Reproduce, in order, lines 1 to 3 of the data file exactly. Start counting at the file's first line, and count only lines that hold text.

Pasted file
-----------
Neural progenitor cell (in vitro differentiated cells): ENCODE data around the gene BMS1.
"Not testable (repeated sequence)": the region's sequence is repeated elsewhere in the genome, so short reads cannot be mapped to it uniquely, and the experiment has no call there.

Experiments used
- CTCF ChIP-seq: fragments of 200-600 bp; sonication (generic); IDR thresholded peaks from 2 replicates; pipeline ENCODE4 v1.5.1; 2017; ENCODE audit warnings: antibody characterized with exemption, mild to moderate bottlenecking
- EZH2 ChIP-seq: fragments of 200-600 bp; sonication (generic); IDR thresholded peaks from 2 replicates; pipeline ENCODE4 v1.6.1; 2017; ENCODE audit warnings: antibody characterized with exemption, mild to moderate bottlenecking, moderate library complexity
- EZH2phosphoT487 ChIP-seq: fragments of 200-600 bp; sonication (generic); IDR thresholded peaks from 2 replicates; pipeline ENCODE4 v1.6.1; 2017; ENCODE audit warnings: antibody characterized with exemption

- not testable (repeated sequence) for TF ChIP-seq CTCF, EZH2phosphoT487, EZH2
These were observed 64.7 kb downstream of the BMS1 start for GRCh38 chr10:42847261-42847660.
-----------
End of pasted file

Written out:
Neural progenitor cell (in vitro differentiated cells): ENCODE data around the gene BMS1.
"Not testable (repeated sequence)": the region's sequence is repeated elsewhere in the genome, so short reads cannot be mapped to it uniquely, and the experiment has no call there.

Experiments used